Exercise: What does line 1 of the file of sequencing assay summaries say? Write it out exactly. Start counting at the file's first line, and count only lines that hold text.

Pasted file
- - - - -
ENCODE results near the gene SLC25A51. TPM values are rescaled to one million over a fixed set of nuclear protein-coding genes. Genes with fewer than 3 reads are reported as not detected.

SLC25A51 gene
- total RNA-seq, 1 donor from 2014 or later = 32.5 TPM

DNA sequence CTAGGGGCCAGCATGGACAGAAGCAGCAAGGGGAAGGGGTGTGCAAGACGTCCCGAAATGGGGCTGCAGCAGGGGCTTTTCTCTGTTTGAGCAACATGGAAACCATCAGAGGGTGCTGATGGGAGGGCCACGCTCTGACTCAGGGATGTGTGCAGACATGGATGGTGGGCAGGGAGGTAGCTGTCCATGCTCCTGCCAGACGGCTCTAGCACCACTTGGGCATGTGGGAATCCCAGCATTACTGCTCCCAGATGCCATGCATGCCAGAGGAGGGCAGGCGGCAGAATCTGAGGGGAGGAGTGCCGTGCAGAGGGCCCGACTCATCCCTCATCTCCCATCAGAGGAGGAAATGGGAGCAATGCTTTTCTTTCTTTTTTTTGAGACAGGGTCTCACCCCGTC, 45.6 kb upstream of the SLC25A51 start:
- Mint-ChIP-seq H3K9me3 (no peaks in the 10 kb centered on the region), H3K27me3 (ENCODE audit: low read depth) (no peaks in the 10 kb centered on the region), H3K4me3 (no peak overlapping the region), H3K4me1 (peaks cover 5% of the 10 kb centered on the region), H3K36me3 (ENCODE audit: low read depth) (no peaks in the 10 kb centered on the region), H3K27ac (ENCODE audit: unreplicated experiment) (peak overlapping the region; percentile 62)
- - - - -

ENCODE results near the gene SLC25A51. TPM values are rescaled to one million over a fixed set of nuclear protein-coding genes. Genes with fewer than 3 reads are reported as not detected.